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Jeffrey Johnson is a legal writer with a focus on personal injury. He has worked on personal injury and sovereign immunity litigation in addition to experience in family, estate, and criminal law. He earned a J.D. from the University of Baltimore and has worked in legal offices and non-profits in Maryland, Texas, and North Carolina. He has also earned an MFA in screenwriting from Chapman Univer...

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UPDATED: Jul 15, 2021

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If you have been subject to a condemnation proceeding on your real property, you have probably already been served with a notice of just compensation. Just compensation is the first step to the local or state government condemning your property through the eminent domain process. It is the amount of money the local or state government has decided to offer you in return for your property, and it is ideally meant to be sufficient for your replacement.

The Determination of Just Compensation in Condemnation Proceedings

Just compensation is determined by calculating the actual amount the house or other property would be likely to bring at sale  for its use or potential use on the open market if advertised and marketed for a reasonable period of time. 

For example, if a property cost $200,000, but was only likely to bring $150,000, based on the potential uses (residential vs. commercial) after a ninety day period, the just compensation amount initally determined and offered would likely be $150,000.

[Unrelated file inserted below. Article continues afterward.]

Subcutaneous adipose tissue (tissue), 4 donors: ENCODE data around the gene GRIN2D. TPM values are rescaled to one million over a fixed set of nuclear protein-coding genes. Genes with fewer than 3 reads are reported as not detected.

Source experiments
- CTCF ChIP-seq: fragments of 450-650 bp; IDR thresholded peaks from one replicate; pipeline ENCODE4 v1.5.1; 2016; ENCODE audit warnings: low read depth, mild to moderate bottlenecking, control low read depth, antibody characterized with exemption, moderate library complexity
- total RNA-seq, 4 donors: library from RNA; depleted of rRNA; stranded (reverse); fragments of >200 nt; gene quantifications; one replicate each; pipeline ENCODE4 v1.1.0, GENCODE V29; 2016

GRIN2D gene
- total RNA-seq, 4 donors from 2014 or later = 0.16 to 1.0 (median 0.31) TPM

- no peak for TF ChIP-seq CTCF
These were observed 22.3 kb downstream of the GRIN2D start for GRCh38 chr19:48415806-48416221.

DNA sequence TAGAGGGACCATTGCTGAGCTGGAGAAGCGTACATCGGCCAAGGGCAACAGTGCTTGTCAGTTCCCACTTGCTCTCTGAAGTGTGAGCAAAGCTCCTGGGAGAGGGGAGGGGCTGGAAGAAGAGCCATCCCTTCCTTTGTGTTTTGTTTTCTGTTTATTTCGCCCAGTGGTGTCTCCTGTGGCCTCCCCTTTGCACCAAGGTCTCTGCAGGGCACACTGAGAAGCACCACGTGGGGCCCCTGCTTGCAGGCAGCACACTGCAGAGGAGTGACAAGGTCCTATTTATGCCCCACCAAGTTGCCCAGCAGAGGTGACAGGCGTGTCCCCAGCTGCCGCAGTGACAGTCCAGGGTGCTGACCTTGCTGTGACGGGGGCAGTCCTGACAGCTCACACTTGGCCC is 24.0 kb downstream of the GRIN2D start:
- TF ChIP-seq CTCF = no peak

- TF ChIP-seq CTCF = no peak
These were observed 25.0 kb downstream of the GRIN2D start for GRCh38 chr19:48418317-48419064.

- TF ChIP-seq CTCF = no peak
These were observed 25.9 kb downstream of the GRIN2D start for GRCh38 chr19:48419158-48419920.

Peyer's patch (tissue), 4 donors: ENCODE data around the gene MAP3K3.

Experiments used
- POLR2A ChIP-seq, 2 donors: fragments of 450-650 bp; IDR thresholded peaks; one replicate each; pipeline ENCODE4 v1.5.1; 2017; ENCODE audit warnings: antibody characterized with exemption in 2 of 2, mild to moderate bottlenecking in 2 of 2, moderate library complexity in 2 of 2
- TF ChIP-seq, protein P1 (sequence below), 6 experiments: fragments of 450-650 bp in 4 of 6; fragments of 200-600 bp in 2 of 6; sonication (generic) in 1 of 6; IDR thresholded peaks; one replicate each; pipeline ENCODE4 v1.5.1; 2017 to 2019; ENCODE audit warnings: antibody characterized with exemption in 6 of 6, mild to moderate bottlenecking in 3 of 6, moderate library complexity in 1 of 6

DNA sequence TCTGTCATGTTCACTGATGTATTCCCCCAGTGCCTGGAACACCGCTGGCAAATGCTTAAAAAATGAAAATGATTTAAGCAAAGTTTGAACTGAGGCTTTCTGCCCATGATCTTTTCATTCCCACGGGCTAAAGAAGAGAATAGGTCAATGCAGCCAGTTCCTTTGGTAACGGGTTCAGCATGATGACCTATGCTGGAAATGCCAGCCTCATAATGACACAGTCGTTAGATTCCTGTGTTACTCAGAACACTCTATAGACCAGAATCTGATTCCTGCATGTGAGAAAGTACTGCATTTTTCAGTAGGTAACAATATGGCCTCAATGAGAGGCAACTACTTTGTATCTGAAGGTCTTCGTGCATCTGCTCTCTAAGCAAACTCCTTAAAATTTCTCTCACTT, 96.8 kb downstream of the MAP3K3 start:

Just compensation is a constitutional right, since the government cannot simply take your property without providing you with fair compensation for it. However, while you will be compensated for the taking of your home, if the government has decided to seize it through eminent domain, you will usually have to take the money and accept the sale even if you would prefer not to sell. 

Getting Help

If you are involved in a condemnation action and you have received an offer of just compensation that you do not believe is fair or adequate, you should consult an attorney who can help you take the right steps to protect your Constitutional rights as protected by the Fifth Amendment. 

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